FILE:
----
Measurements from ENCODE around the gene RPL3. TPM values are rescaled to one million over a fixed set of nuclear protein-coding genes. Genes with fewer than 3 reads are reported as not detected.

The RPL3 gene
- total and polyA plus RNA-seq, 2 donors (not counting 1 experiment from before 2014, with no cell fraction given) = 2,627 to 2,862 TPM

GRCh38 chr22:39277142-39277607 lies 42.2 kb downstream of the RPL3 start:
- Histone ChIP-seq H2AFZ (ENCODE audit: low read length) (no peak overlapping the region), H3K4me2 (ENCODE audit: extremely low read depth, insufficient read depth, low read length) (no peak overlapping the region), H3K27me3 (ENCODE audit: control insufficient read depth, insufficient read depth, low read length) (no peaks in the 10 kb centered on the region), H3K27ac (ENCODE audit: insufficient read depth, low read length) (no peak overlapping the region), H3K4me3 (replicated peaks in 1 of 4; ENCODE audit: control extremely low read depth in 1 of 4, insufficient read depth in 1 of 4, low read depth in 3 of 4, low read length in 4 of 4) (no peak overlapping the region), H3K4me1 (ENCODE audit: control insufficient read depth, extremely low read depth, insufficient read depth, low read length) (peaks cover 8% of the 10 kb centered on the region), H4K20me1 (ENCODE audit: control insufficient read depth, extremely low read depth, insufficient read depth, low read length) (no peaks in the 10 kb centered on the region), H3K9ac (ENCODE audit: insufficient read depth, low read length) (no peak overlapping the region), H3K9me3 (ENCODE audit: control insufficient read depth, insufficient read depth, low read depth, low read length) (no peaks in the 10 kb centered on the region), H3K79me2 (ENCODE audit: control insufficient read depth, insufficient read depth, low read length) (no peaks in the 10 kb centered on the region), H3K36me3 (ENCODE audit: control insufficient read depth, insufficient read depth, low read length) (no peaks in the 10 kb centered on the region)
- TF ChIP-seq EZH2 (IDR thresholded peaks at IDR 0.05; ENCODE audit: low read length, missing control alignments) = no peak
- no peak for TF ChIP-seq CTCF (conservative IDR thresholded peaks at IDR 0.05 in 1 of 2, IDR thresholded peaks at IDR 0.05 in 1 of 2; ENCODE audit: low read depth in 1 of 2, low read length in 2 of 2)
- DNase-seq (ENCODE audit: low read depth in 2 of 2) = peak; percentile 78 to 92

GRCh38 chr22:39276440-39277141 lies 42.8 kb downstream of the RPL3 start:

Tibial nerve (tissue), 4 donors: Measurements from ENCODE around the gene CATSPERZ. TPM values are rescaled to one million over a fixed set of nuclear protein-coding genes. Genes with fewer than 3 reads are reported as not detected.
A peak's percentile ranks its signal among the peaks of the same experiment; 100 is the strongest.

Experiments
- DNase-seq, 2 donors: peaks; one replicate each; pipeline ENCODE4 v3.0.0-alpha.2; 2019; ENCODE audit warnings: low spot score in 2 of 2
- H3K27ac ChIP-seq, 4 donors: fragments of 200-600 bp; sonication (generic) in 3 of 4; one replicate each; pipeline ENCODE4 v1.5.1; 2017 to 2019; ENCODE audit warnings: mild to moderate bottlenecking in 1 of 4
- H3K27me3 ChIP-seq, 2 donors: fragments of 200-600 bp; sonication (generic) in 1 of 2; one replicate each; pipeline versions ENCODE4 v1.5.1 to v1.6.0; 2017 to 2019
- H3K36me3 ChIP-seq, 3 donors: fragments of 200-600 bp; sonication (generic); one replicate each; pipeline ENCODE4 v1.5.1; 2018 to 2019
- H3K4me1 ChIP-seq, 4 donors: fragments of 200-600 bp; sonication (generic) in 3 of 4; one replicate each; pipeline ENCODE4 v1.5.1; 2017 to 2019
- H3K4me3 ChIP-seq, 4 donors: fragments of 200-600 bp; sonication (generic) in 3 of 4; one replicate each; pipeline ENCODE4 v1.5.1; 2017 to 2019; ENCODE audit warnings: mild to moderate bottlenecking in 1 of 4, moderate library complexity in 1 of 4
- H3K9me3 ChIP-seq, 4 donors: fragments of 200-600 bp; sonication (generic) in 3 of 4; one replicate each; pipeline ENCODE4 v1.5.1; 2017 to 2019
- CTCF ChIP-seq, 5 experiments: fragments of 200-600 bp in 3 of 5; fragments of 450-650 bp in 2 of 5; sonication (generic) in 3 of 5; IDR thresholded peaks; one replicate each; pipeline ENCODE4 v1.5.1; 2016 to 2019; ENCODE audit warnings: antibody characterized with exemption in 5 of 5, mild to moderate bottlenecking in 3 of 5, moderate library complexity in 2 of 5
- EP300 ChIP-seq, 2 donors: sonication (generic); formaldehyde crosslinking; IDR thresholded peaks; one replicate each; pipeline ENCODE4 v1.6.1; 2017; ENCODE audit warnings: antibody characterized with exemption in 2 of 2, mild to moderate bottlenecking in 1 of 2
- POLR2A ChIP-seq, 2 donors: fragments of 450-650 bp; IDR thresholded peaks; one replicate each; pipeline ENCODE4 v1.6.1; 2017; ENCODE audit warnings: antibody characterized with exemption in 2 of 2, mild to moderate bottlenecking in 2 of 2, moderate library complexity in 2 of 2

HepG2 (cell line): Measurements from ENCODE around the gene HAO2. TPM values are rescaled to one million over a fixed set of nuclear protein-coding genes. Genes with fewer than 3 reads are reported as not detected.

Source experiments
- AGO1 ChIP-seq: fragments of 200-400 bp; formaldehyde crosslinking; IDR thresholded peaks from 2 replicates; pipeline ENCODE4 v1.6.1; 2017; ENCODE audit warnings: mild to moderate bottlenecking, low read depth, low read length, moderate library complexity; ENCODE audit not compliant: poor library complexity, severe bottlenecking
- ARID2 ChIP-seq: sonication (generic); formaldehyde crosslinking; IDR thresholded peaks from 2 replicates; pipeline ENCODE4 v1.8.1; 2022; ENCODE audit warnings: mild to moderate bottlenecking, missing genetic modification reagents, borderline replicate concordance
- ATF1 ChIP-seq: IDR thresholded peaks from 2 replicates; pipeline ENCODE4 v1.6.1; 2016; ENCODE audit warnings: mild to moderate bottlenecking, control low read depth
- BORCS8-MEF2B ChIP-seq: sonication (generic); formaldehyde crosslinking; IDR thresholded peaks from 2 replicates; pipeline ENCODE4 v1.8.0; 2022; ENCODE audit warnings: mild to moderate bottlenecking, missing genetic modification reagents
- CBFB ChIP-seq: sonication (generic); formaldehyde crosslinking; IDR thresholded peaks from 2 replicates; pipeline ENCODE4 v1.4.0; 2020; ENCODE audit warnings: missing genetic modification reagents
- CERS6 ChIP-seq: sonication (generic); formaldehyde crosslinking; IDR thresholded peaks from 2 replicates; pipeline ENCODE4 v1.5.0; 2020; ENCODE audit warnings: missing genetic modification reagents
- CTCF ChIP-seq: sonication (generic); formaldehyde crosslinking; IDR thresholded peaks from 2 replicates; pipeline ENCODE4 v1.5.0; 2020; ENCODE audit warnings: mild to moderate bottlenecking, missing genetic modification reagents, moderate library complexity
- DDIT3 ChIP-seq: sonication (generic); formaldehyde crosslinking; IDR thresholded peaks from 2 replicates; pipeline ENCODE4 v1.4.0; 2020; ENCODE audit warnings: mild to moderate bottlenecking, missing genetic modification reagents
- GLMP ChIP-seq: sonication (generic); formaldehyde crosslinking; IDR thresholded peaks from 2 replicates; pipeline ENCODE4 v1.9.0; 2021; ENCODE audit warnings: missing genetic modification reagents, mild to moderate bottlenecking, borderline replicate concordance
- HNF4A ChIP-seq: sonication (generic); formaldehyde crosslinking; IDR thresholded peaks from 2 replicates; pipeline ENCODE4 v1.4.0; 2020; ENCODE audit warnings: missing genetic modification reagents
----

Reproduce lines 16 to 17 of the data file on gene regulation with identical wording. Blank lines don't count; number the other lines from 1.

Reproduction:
- H3K36me3 ChIP-seq, 3 donors: fragments of 200-600 bp; sonication (generic); one replicate each; pipeline ENCODE4 v1.5.1; 2018 to 2019
- H3K4me1 ChIP-seq, 4 donors: fragments of 200-600 bp; sonication (generic) in 3 of 4; one replicate each; pipeline ENCODE4 v1.5.1; 2017 to 2019